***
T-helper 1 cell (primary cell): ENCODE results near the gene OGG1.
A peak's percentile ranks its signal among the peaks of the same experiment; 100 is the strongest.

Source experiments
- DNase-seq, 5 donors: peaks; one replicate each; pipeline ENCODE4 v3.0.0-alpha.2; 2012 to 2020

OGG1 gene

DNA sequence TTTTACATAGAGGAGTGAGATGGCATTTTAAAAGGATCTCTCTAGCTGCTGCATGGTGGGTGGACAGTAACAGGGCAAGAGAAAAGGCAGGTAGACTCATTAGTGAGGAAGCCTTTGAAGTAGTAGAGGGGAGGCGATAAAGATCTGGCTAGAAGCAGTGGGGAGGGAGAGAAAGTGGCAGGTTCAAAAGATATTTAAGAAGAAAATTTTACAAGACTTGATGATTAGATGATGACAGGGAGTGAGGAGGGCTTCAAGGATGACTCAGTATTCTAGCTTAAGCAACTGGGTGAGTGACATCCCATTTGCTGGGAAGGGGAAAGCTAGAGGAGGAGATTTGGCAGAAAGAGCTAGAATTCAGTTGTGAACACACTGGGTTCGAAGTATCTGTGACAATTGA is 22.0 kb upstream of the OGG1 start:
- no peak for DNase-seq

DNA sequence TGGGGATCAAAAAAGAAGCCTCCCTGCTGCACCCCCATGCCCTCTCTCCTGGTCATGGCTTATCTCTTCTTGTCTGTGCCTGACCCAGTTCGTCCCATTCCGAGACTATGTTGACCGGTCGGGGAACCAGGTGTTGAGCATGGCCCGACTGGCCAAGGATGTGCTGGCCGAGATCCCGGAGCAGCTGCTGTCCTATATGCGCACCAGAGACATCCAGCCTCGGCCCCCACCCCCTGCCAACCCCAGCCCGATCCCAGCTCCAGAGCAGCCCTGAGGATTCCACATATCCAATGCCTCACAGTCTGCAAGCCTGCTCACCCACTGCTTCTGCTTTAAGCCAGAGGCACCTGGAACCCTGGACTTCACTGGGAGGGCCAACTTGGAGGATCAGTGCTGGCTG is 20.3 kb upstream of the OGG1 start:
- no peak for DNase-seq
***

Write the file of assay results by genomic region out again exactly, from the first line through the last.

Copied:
T-helper 1 cell (primary cell): ENCODE results near the gene OGG1.
A peak's percentile ranks its signal among the peaks of the same experiment; 100 is the strongest.

Source experiments
- DNase-seq, 5 donors: peaks; one replicate each; pipeline ENCODE4 v3.0.0-alpha.2; 2012 to 2020

OGG1 gene

DNA sequence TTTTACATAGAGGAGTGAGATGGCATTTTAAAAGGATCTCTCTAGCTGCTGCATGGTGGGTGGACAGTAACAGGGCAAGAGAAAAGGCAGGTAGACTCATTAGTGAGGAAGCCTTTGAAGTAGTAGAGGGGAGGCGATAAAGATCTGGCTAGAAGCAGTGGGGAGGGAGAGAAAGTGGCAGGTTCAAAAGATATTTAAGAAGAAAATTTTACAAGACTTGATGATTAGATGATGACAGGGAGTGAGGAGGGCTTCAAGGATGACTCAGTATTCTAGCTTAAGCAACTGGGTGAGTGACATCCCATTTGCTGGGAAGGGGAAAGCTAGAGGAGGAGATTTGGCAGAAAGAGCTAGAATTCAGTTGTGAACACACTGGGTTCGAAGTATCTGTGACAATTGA is 22.0 kb upstream of the OGG1 start:
- no peak for DNase-seq

DNA sequence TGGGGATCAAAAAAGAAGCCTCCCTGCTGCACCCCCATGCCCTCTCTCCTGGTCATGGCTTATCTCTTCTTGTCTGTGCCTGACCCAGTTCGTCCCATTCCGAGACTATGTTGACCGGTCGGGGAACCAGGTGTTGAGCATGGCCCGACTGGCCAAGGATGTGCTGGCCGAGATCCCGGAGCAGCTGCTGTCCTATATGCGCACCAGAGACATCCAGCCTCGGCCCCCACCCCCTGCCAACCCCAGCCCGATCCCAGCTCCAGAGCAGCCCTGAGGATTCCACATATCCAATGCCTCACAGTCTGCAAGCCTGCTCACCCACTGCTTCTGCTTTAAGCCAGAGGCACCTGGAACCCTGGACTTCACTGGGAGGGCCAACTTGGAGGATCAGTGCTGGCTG is 20.3 kb upstream of the OGG1 start:
- no peak for DNase-seq